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Sushanna Stern

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1 reviews

Review for Positive Images, Santa Rosa, CA, USA

Rating: 5 stars  

Make no mistake: Positive Images matters. It saves lives and serves as a beacon of hope for generations of youth whose voices are authentic reminders that self-identification is a process and the journey toward it is heroic and necessary, and welcome here.

The heart of Positive Images is action in service of human dignity. The legacy of Positive Images is, therefore, immeasurable. Its work, while local, has had profound effects on communities beyond our borders. I know firsthand how PI supported Adam Heintz who courageously came out in an editorial in the Vintage High School student newspaper in 1994. The piece begins with a confession of nights of insomnia, despair and depression. It continues with a fervant plea to every reader: “If racism is a loud whisper on campus, homophobia is a prolonged shriek, and it needs to be stopped.” And, it concludes with Adam’s heartfelt gratitude for the care and support of Jim Foster and Positive Images, because as he reminds those who might be struggling in the closet “the world is not Napa and Vintage, and even books and adults can be wrong.” Adam challenged us to ask a different set of questions.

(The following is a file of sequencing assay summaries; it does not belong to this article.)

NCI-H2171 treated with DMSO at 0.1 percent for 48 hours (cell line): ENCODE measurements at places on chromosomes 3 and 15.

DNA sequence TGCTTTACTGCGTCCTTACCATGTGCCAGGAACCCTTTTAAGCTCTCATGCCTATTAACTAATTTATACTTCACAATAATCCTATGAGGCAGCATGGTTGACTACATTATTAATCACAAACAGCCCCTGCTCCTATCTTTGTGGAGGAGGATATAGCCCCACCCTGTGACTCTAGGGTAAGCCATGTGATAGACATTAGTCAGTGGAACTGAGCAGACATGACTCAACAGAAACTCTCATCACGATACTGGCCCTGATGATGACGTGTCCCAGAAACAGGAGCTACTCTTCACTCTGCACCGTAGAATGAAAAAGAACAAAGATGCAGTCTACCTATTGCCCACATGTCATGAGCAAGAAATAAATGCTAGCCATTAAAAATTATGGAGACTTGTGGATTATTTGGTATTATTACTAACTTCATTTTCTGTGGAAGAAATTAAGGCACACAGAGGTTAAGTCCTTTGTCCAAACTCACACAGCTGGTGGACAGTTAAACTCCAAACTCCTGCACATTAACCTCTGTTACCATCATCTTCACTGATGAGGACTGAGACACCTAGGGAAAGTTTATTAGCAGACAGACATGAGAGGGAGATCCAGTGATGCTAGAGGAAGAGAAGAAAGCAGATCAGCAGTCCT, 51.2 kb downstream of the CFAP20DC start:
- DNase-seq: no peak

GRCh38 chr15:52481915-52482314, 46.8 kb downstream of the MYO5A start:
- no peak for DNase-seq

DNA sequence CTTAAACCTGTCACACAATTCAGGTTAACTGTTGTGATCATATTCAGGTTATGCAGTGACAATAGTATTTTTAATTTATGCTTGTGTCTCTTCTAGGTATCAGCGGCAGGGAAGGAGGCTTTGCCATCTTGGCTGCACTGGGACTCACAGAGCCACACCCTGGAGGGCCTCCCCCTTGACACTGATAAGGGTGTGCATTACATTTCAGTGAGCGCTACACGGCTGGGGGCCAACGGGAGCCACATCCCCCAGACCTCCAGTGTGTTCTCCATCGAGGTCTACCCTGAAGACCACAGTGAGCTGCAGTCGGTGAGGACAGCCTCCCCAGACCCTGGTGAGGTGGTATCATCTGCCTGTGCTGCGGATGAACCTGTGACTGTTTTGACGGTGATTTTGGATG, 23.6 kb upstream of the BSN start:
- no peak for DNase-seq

On the day the newspaper was distributed, Jim Foster and members of the PI community joined Adam’s parents and older brother, the school principal, teachers, and students from the campus Amnesty International group to celebrate this milestone and to hold space in solidarity with Adam. Suffice it to say, the editorial was shocking by Napa standards and its publication was controversial among the staff, students and their families; however, it was also liberating and undeniably the start of a much needed larger conversation—one that would now take its place in the public discourse.

But, the story hardly ends there. Adam’s parents went on to organize Napa’s first PFLAG group. Adam graduated from Oberlin, worked at the NYC Gay and Lesbian Anti-Violence Project, completed law school, and now practices in NYC. The Amnesty International student group produced more than 40 all-day teach-ins with focuses on identity-based issues, the global campaign to end violence against women, and other topics which expanded the definition of literacy to include human rights education. Jim Foster and members of Positive Images served as workshop presenters.

Immediately following its publication, hundreds of copies of Adam’s editorial were distributed to activists, artists, and teachers during human rights trainings for nongovernmental organizations, both here and abroad. An updated interview with Adam in 2001 and a reprint of the editorial were included in an expanded edition of The Fourth R magazine to celebrate the 40th anniversary of Amnesty International. The text is an important historical artifact—a testament to the courage of one young man and the power of hope he found at Positive Images.

It is my privilege to be a witness to this extraordinary story and to assure you that it is true. Indeed, the measure of Positive Images’ influence is incalcuable. Please be a part of supporting this life-changing work.

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